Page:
If you missed out the first time around,Black Mesa is here to let you relive Gordon Freeman's great adventure—updated to the modern era. Physics, ragdoll effects, improved textures, revamped sounds, and great graphics bring it back to life.
The game is a near scene-for-scene re-creation of the 1998 classic. It takes you through the whole game up to the point where you enter the portal to the alien world, Xen. That content is rumored to be coming with a later patch, but in the meantime just enjoy what's already here.
You enjoyed your tour of Hawaii in Microsoft Flight, but it didn't have that bite—or the explosions—you crave. Enter War Thunder: a free combat flight game that pits you against other players.
Like Planetside 2, it’s advertised as an MMO, offering experience points and upgrades that could make you the best around. If you’re a history buff, you’ll get a kick out of the dozens of authentic WWII aircraft.
The game itself isn't all dogfighting. To start with, you’ll have to pick an appropriate plane for your bombing mission, naval attack, or escort duty. It’s all-out world war in the skies, and you won’t want to miss out.
Diaspora: Shattered Armistice
Can’t get enough of the reimaginedBattlestar Galactica series? Then you'd probably give up your boring four-door sedan to take a Viper out and scorch some toasters. Keep your car: You can fly a Viper for free in Diaspora: Shattered Armistice.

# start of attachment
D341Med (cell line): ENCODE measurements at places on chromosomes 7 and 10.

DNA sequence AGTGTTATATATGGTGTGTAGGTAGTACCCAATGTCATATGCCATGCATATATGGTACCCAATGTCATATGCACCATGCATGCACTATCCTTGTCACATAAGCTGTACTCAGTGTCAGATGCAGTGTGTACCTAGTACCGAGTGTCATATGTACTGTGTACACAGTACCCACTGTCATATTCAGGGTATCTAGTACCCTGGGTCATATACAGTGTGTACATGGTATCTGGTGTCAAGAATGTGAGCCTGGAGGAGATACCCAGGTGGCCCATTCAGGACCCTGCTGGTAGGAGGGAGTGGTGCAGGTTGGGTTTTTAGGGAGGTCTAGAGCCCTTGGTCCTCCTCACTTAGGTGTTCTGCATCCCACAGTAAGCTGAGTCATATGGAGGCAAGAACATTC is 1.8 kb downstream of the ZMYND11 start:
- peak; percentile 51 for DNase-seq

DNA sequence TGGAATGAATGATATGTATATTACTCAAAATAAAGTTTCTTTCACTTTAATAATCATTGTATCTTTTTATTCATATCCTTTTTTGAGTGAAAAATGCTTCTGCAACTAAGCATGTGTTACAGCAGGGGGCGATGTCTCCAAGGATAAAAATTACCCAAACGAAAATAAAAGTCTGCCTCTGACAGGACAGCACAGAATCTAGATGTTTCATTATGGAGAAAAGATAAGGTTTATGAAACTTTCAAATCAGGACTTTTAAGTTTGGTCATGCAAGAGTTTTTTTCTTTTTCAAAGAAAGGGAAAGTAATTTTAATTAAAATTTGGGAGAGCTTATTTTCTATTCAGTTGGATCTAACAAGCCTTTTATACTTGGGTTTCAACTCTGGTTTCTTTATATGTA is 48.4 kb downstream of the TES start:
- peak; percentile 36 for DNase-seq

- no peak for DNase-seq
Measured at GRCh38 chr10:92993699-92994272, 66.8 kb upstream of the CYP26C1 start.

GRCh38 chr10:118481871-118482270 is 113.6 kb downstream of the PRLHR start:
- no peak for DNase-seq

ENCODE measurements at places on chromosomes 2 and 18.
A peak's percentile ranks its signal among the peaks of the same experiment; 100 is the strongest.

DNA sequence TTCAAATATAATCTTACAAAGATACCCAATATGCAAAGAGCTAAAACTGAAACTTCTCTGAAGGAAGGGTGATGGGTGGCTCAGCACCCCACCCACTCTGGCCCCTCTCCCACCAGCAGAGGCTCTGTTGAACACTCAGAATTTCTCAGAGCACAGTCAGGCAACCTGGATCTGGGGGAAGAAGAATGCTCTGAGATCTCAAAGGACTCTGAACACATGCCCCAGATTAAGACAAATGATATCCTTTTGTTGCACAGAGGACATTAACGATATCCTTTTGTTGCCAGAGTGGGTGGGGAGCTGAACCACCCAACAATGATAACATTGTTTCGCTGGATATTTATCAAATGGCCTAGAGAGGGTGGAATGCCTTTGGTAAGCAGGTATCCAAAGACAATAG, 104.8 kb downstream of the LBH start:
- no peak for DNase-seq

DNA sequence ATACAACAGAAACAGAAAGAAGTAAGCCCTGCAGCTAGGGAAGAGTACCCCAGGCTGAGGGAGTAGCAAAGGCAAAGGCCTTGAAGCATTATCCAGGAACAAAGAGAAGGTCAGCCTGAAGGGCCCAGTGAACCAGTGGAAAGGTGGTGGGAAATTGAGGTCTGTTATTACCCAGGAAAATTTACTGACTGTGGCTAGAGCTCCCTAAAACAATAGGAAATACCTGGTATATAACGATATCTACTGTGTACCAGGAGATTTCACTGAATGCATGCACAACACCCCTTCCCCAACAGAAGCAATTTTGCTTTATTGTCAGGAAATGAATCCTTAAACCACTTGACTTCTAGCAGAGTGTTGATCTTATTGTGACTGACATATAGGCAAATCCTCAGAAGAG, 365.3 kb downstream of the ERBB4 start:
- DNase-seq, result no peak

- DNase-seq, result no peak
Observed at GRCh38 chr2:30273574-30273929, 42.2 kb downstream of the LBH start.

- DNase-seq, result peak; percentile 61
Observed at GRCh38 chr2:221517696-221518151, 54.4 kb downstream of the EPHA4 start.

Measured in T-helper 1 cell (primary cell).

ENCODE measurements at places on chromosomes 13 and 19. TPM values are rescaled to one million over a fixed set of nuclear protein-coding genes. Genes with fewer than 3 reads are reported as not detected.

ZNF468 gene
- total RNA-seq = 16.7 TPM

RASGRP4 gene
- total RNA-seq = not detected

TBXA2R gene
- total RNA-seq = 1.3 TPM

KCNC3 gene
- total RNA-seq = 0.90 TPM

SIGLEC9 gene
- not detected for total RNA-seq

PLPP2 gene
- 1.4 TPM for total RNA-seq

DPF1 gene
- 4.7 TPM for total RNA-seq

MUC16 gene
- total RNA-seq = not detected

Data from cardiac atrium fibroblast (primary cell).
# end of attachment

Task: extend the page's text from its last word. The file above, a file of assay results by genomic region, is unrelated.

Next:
The game, which spent four years in development, is based on the FreeSpace 2 game engine, for maximum Battlestar Galactica combat authenticity. Take the helm of either type of Viper, a Raptor, a Cylon Raider, or a stealthy Blackbird on various missions.
You can create your own mission or load up one from the community. You can even invite your friends and battle against them, human vs. Cylon.
Hook up your joystick and go defend the last remnants of humanity! So say we all!
NASA doesn't just explore the cosmos; it develops games, too. You can make the moon your home in Moonbase Alpha, but you'll have to earn your keep.
It's 2020, and NASA's moonbase is thriving—until a meteor strike ravages the base's solar panels and life-support system. It's up to you (and your willing friends) to repair everything—or just to mess around with robots, rovers, and the text-to-speech feature.
Moonbase Alpha is fun and educational, and it provides a great glimpse into the issues that NASA is currently working on to further our space exploration programs. Plus, jumping a rover off a tall moon hill might be the best free fun you can have.
The Old Republic
Star Wars: The Old Republic was one of the most expensive games ever made...and now you can play it for free.
There are tons of free MMORPGs out there, but many of them have nasty restrictions or annoying cash-grab features. The Old Republic caps the number of credits you can earn, and leveling is slower, but you can experience each interesting and unique storyline for the eight classes.
When Bioware set out to make The Old Republic, it was the developer's first MMORPG. The game offers a single-player-like storyline with fleshed-out characters, surprising twists, and admirable voice acting—things not previously featured in MMORPGs. Not bad for no cash!
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The above article was originally published by PCWorld and can be seen here.